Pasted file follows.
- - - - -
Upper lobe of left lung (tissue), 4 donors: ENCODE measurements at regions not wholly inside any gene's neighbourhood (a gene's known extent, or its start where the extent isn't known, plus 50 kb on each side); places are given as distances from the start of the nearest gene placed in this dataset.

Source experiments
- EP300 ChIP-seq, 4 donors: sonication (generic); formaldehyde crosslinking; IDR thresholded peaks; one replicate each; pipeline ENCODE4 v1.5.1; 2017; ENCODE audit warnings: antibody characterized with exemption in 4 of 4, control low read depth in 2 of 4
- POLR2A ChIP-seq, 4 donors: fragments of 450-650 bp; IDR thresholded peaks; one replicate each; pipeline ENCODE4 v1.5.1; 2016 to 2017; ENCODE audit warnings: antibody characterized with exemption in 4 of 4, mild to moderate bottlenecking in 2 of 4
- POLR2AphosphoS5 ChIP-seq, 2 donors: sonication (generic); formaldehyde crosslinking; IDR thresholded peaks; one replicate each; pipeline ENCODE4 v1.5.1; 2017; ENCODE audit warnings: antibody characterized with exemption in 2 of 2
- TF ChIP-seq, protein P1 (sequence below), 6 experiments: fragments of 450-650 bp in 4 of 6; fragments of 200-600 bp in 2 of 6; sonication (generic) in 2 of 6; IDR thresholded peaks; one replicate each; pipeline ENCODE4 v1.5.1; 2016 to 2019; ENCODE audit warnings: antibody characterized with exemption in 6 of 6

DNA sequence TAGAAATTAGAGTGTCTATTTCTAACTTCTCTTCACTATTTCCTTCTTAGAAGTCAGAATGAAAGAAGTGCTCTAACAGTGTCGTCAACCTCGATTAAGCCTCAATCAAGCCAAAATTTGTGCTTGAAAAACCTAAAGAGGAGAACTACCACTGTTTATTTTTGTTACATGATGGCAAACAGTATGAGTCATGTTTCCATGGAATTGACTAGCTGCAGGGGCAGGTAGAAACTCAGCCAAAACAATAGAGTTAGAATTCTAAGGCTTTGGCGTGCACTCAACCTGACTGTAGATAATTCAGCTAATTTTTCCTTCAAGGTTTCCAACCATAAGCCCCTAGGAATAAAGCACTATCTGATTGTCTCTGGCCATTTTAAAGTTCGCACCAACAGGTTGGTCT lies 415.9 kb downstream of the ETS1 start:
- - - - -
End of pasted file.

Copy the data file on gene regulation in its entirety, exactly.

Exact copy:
Upper lobe of left lung (tissue), 4 donors: ENCODE measurements at regions not wholly inside any gene's neighbourhood (a gene's known extent, or its start where the extent isn't known, plus 50 kb on each side); places are given as distances from the start of the nearest gene placed in this dataset.

Source experiments
- EP300 ChIP-seq, 4 donors: sonication (generic); formaldehyde crosslinking; IDR thresholded peaks; one replicate each; pipeline ENCODE4 v1.5.1; 2017; ENCODE audit warnings: antibody characterized with exemption in 4 of 4, control low read depth in 2 of 4
- POLR2A ChIP-seq, 4 donors: fragments of 450-650 bp; IDR thresholded peaks; one replicate each; pipeline ENCODE4 v1.5.1; 2016 to 2017; ENCODE audit warnings: antibody characterized with exemption in 4 of 4, mild to moderate bottlenecking in 2 of 4
- POLR2AphosphoS5 ChIP-seq, 2 donors: sonication (generic); formaldehyde crosslinking; IDR thresholded peaks; one replicate each; pipeline ENCODE4 v1.5.1; 2017; ENCODE audit warnings: antibody characterized with exemption in 2 of 2
- TF ChIP-seq, protein P1 (sequence below), 6 experiments: fragments of 450-650 bp in 4 of 6; fragments of 200-600 bp in 2 of 6; sonication (generic) in 2 of 6; IDR thresholded peaks; one replicate each; pipeline ENCODE4 v1.5.1; 2016 to 2019; ENCODE audit warnings: antibody characterized with exemption in 6 of 6

DNA sequence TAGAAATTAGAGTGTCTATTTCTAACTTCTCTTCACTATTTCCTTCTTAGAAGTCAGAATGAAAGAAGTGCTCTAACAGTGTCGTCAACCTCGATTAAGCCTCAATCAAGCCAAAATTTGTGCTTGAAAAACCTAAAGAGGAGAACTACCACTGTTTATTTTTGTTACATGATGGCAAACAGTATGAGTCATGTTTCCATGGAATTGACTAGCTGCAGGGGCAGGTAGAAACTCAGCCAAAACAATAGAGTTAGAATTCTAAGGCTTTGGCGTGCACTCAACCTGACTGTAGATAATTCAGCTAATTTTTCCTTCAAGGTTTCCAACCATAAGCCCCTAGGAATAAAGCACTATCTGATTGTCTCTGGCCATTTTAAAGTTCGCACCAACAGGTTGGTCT lies 415.9 kb downstream of the ETS1 start: